Tuesday, April 29, 2008

Create a standby database with RMAN

After the incident with missing forced logging in primary database the logical standby had to be created again. Compared to what is normal these days the database is not huge, but the standby database remains on a server in a different city and the link between isn't exactly a digital super highway. Also I had to restrict the consumed bandwidth during transfer with secure copy (scp -l 2500, restricts to 2500 kbs) or else connections to the primary database might suffer.

RMAN provides the command duplicate target database for standby, but you don't have to use this in order to create a physical standby. Actually some prefer not to use the duplicate command; the target database RMAN needs to be connected to while the duplicate process executes is the source database, which may be your main production database. If it takes some time to finish and you forget that your target is not the new database (the clone), but the primary, and you then do a shutdown immediate... well, you probably do that mistake only once.

Anyway you need a backup of the database and of the controlfile in standby format. In RMAN:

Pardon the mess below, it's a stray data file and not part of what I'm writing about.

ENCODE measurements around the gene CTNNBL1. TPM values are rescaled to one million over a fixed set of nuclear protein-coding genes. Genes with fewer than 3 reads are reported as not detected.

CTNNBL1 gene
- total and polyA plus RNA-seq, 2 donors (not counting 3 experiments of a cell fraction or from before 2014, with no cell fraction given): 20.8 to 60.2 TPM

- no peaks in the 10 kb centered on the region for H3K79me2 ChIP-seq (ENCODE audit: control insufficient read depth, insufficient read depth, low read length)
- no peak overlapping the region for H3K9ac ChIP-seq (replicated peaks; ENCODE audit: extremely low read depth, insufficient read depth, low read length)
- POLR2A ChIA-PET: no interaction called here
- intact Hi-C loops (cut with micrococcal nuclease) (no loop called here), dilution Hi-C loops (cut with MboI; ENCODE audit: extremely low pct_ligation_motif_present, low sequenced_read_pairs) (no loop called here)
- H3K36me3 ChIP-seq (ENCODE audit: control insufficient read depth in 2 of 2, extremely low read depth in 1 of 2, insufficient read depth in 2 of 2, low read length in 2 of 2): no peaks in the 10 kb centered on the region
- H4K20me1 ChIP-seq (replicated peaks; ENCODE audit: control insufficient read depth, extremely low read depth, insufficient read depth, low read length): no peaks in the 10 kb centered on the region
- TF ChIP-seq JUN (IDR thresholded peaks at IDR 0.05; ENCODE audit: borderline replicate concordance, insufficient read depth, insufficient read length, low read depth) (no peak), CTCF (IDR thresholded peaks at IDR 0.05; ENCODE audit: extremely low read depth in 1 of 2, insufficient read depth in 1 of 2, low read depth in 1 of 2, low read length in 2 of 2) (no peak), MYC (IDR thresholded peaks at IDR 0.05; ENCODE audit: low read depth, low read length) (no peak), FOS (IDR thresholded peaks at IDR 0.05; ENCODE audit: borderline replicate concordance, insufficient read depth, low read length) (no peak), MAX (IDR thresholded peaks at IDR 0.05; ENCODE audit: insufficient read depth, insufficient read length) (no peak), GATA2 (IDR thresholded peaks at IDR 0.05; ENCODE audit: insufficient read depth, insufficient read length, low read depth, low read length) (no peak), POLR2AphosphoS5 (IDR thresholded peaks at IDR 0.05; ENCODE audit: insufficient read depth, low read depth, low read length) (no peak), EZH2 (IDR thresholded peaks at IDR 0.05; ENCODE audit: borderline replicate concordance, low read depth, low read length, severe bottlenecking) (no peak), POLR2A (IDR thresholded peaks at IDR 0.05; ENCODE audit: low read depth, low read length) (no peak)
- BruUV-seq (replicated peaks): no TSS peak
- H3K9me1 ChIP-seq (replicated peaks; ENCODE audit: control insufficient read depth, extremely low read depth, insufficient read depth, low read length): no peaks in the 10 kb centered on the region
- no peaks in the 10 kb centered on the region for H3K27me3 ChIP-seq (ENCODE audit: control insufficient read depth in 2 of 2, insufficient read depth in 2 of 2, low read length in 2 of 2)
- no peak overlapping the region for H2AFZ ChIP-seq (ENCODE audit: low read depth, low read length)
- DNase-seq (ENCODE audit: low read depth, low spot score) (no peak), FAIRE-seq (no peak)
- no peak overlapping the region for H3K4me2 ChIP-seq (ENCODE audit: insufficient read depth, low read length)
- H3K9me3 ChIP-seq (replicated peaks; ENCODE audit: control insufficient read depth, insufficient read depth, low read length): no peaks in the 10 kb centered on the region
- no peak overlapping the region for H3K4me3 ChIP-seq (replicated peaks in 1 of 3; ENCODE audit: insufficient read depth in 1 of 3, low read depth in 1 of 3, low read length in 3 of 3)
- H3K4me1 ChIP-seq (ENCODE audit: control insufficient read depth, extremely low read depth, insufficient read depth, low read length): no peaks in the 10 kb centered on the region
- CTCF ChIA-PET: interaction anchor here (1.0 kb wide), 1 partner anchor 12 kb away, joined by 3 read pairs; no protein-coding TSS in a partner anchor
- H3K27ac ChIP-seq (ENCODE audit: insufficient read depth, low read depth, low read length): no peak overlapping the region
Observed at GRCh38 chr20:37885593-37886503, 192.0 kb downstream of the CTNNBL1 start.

run {
backup current controlfile for standby
format '/s01/backup/foo/standby.ctl';
allocate channel c1 device type disk
format '/s01/backup/foo/%U' maxpiecesize 10G
backup database ;

I use the MAXPIECESIZE-option in order to limit the size of each file, it makes it all more manageable. Another useful option is RATE, which limits how much is read pr second from the database files. I did not use it since RMAN did not put a severe load on our SAN while the backup was running. The next three days where spent copying the files to the other server.

The instance for the physical standby was started in nomount and with RMAN connected to the soon to be physical database as target, restore was done like this:

restore standby controlfile
from '/s01/backup/bar/standby.ctl';
alter database mount;
catalog start with '/s01/backup/bar/ld';
crosscheck backup;
restore database;

The path in the catalog-command is just a common part for the backup pieces, the files started with ld. The restore actually finished several days after the backup was started on primary and physical standby would have to apply many archivelogs to catch up with primary. Here is where another useful feature of RMAN comes to rescue, incremental backup from a specific SCN. With the database at least in mount run the following query to find SCN of the physical standby: